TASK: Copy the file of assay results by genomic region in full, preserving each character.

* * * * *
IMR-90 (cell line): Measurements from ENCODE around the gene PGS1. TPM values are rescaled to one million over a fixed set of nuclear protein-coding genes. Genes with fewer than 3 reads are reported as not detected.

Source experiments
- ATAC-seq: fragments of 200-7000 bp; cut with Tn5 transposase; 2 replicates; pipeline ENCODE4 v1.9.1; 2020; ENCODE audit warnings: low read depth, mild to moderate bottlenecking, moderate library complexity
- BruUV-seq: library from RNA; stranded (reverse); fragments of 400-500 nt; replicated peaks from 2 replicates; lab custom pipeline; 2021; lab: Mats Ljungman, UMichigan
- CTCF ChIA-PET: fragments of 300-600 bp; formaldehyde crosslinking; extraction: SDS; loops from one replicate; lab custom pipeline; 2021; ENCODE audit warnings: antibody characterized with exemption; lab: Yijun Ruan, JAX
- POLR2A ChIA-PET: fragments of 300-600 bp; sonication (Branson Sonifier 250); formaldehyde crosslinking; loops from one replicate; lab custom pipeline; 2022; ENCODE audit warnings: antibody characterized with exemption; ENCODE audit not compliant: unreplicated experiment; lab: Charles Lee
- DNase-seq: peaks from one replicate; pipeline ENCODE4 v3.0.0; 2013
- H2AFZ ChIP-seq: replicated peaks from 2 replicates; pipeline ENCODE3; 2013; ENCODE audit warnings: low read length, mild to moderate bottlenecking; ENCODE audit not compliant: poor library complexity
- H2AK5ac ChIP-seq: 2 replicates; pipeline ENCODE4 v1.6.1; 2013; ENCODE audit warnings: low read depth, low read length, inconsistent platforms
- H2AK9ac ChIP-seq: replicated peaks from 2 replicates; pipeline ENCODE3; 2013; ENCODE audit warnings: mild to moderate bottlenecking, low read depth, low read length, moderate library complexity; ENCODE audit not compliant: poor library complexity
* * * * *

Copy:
IMR-90 (cell line): Measurements from ENCODE around the gene PGS1. TPM values are rescaled to one million over a fixed set of nuclear protein-coding genes. Genes with fewer than 3 reads are reported as not detected.

Source experiments
- ATAC-seq: fragments of 200-7000 bp; cut with Tn5 transposase; 2 replicates; pipeline ENCODE4 v1.9.1; 2020; ENCODE audit warnings: low read depth, mild to moderate bottlenecking, moderate library complexity
- BruUV-seq: library from RNA; stranded (reverse); fragments of 400-500 nt; replicated peaks from 2 replicates; lab custom pipeline; 2021; lab: Mats Ljungman, UMichigan
- CTCF ChIA-PET: fragments of 300-600 bp; formaldehyde crosslinking; extraction: SDS; loops from one replicate; lab custom pipeline; 2021; ENCODE audit warnings: antibody characterized with exemption; lab: Yijun Ruan, JAX
- POLR2A ChIA-PET: fragments of 300-600 bp; sonication (Branson Sonifier 250); formaldehyde crosslinking; loops from one replicate; lab custom pipeline; 2022; ENCODE audit warnings: antibody characterized with exemption; ENCODE audit not compliant: unreplicated experiment; lab: Charles Lee
- DNase-seq: peaks from one replicate; pipeline ENCODE4 v3.0.0; 2013
- H2AFZ ChIP-seq: replicated peaks from 2 replicates; pipeline ENCODE3; 2013; ENCODE audit warnings: low read length, mild to moderate bottlenecking; ENCODE audit not compliant: poor library complexity
- H2AK5ac ChIP-seq: 2 replicates; pipeline ENCODE4 v1.6.1; 2013; ENCODE audit warnings: low read depth, low read length, inconsistent platforms
- H2AK9ac ChIP-seq: replicated peaks from 2 replicates; pipeline ENCODE3; 2013; ENCODE audit warnings: mild to moderate bottlenecking, low read depth, low read length, moderate library complexity; ENCODE audit not compliant: poor library complexity